Sitting cross-legged on the soccer field at Pierce College, martial arts instructor Nathan Carlen, 38, breathes in the early evening air. Dressed in a crisp karate gi—the traditional robes worn by a martial arts practitioner—Carlen is the image of calm and collected.
Carlen has been a fixture in the kinesiology department for 12 years. Known for his energy and approachable demeanor, Carlen is a far cry from the man he was when he began his journey.
As a child Carlen was subject to bouts of anger which landed him in trouble at school. It was when Carlen met Mark Cox that his attitude changed.
Cox was the karate instructor for the children at Rocky Peak Church. When he was approached by Carlen’s mother, Cox told her that it was time to put “her foot down.”
While Cox was tough on Carlen when it came to his training he was very personable off the floor. He was strict with his students because he wanted to use martial arts as a way to help them grow.
Part of this training was learning to do things that would challenge both Carlen’s physical abilities as well as his patience.
In his teens, Carlen was “forced to teach” a kid’s karate class though he did so with limited enthusiasm. He was not fond of working with younger students. However, this changed as Carlen’s passion for the sport evolved.
Coaching children helped him develop more passion for karate. Carlen began to realize the he had finally found the place he belonged—helping students find their potential the same way Cox had done for him.
After graduating from high school Carlen hoped to enlist with the armed forces. When he was rejected, a sense of listlessness began to creep in.
Looking for some direction, Carlen enrolled at Pierce College. Two of his friends who had also studied under Cox convinced him to take a karate class. There he met Dean Pickard.
Pickard began his career at Pierce he was a professor in the philosophy department. He was approached to teach in the kinesiology department after the previous karate instructor had passed away from a stroke.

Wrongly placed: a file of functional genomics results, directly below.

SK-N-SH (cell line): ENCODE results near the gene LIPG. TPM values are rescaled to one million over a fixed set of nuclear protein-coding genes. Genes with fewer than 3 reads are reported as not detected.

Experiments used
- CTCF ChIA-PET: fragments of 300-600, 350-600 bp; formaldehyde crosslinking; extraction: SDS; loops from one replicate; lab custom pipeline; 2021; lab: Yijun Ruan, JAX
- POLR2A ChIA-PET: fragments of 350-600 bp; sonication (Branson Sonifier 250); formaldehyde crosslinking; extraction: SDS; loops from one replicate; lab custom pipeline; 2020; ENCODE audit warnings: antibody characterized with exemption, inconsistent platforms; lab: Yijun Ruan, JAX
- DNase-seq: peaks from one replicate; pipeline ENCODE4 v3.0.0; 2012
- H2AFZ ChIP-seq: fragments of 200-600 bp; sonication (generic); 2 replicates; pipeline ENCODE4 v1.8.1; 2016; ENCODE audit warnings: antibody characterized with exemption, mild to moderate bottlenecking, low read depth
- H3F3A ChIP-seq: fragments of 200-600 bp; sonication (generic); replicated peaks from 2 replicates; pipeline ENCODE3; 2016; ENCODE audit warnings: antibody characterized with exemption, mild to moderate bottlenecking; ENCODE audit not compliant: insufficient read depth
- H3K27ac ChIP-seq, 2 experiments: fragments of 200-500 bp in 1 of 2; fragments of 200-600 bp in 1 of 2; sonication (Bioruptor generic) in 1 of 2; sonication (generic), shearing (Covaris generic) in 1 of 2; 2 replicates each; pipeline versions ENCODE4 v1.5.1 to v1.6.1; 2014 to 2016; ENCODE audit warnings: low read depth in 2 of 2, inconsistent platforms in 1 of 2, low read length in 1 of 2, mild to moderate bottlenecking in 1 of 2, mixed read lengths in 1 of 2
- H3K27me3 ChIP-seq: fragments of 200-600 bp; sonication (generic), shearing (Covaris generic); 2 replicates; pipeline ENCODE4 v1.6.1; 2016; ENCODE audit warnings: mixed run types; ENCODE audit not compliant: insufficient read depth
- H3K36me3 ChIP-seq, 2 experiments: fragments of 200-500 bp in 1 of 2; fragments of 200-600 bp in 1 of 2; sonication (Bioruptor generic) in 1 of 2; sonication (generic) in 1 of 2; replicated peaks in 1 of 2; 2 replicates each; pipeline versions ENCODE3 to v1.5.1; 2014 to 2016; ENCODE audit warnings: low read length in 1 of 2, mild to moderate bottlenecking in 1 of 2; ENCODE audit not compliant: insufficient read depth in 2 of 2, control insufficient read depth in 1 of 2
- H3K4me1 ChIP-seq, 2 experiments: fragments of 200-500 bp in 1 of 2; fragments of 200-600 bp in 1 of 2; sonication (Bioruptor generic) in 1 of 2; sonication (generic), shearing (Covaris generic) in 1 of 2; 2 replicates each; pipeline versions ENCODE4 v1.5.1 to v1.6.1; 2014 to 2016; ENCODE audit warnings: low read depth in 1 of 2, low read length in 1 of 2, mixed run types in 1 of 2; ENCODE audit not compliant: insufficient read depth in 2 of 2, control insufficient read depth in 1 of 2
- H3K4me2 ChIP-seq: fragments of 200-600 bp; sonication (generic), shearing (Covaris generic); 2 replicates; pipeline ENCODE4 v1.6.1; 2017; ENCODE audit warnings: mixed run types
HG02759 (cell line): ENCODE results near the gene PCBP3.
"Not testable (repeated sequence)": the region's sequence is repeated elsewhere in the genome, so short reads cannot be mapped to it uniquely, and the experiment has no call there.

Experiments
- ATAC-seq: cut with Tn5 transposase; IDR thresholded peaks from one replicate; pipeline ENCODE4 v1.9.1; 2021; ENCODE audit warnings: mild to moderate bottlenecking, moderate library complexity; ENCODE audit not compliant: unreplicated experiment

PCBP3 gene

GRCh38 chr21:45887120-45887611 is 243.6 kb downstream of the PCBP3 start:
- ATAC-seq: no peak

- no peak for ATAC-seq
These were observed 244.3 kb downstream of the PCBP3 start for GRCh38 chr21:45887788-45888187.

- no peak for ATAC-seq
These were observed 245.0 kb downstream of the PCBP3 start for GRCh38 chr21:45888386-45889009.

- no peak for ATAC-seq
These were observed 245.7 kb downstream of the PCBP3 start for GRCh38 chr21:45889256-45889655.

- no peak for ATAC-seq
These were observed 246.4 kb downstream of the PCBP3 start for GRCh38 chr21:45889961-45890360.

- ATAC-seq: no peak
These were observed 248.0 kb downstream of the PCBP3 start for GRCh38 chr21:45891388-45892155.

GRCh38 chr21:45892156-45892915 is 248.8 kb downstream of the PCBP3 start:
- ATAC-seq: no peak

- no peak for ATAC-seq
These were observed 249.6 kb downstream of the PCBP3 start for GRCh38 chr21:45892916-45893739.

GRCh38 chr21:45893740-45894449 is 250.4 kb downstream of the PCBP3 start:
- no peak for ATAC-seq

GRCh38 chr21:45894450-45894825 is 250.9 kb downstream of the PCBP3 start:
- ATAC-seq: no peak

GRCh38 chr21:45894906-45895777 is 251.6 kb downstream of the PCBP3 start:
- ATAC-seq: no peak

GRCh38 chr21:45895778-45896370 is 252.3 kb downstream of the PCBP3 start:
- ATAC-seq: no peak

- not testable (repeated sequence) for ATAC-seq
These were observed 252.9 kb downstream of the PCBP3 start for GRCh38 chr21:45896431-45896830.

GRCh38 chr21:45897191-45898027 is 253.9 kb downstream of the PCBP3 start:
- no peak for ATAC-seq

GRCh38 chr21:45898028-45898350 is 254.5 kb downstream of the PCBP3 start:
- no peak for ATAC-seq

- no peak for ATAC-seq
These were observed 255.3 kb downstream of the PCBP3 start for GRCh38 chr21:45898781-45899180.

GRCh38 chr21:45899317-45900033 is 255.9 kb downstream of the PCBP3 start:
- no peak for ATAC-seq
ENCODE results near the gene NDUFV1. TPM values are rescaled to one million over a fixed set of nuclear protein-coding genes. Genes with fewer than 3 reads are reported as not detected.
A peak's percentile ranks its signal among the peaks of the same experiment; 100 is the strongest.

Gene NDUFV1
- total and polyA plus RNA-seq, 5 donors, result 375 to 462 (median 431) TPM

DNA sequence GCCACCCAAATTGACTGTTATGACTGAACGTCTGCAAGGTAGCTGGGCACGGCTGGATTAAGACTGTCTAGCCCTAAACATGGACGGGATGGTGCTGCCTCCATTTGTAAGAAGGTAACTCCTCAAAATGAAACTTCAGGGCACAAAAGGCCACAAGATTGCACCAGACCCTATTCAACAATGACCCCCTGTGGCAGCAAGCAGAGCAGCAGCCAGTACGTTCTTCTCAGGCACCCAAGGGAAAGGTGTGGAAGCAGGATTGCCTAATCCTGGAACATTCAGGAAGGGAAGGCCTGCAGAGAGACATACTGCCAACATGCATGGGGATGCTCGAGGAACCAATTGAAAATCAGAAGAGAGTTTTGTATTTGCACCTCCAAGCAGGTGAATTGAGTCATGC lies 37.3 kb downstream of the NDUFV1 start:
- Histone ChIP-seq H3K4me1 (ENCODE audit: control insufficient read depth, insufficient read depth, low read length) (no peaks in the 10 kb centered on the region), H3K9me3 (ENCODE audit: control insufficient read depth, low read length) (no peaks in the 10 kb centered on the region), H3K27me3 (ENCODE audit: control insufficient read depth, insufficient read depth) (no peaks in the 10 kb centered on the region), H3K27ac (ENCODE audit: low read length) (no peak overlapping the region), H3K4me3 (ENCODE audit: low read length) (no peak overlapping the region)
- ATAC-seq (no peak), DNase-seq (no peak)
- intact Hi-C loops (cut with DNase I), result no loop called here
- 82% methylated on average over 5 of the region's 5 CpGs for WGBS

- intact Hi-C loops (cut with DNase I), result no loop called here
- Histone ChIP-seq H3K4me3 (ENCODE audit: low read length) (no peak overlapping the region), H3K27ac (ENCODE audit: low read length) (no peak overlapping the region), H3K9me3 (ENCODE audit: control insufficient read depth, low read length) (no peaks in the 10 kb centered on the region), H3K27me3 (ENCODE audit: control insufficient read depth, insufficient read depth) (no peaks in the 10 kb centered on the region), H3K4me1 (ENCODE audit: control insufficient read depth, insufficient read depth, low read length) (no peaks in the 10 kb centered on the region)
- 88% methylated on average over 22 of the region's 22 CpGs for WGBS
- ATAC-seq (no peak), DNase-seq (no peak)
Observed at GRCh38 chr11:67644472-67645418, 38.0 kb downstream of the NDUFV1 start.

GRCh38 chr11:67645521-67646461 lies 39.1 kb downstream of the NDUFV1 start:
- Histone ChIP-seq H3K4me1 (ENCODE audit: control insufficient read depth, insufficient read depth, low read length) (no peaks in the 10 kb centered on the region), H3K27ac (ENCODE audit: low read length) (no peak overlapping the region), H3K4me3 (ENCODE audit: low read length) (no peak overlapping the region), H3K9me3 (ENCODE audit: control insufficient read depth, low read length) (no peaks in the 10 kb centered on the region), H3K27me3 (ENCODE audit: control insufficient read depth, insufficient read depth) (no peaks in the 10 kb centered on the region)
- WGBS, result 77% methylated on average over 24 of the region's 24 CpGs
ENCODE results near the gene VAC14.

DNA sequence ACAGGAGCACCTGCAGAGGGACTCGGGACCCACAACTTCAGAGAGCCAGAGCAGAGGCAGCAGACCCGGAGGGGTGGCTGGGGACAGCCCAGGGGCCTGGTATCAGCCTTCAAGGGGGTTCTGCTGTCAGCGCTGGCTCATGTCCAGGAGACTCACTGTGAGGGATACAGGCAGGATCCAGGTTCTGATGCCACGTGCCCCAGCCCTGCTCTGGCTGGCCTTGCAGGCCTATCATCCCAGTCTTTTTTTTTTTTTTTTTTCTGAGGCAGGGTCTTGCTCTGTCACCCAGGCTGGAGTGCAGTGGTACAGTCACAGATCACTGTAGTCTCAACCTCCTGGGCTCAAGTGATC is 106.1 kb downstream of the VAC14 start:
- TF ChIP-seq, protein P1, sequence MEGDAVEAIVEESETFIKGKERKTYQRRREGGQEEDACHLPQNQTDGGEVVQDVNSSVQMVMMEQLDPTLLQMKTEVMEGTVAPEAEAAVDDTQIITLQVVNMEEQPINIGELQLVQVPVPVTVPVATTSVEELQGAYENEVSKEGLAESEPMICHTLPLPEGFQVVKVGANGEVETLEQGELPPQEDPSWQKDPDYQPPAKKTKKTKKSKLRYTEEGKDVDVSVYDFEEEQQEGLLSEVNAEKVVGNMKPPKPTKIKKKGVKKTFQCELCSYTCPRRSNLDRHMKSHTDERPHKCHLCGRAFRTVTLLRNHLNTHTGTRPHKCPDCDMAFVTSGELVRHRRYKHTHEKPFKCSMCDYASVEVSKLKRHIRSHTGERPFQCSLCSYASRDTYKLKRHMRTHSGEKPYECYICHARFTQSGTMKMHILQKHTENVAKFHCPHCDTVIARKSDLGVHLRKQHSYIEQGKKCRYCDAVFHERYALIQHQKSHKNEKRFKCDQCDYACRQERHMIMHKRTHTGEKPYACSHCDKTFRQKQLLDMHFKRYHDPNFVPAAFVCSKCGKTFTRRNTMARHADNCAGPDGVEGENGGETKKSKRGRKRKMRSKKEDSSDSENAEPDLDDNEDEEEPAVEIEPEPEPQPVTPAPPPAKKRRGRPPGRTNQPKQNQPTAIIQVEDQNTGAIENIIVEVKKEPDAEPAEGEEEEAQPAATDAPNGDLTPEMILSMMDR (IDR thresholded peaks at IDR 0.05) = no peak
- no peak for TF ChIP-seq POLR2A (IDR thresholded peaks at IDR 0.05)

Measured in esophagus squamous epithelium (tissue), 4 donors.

Pickard was a founder of the United States Karate League, a large and prestigious martial arts organization.
“[Pickard] was an old-fashioned instructor and one of the most naturally talented martial artists,” Carlen said.
Carlen began training with Pickard in 1997. Four years later he became Pickard’s class assistant. Under the seasoned instructors tutelage, Carlen earned both his first and second degree black belts.
When Pickard retired Carlen was chosen to fill his mentor’s shoes.
Although he does not specialize in one specific type of martial art, Carlen teaches the three main styles—American Tang Soo Do, Krav Maga, and Kali.
It is Carlen’s hope to teach his students martial arts as well as skills that could be used beyond the gymnasium. And as is with all things earned, Carlen reminds his students that learning these physical forms takes time.
Carlen does not expect perfection at the start of a semester. Positivity and a level head are key to success.
“It’s an art and it takes practice so be patient with yourself,” Carlen said. “Learn to laugh when you make a mistake because we’re all going to make them and life gets really hard if you can’t laugh at your mistakes.”
These words are the foundation on which Carlen builds the framework for his classes. Whether the students are returning with a black belt or working toward a green belt, they have all adopted their instructors calm mindset.
Mea Lane, a student of Carlen’s, has been training with him for ten years. Under his instruction Lan has received a first and second degree black belt.
“He has infinite patience and the ability to reach each student with their learning style. He can find a way to get everybody to understand and to perform at their best.” said Lane.
While self-defense can be seen as the superficial reason to learning a martial art, Carlen’s classes have a clinical benefit.
Bob Lofrano has been the athletic director for Pierce College since 1990. An avid sportsman himself, Lofrano stresses the importance of staying active.
“Get outside and move around. Take a swim class, take a weight training class. It’s very important to move your body,” Lofrano said. “Just to get out of the classroom.”
Carlen continues to teach in a positive manner, whether it be at Pierce College or in the dojo. His hope is to inspire his students the same way former instructors have inspired him.
“You are capable of far more than you think you are,” Carlen said. “Almost everybody is.”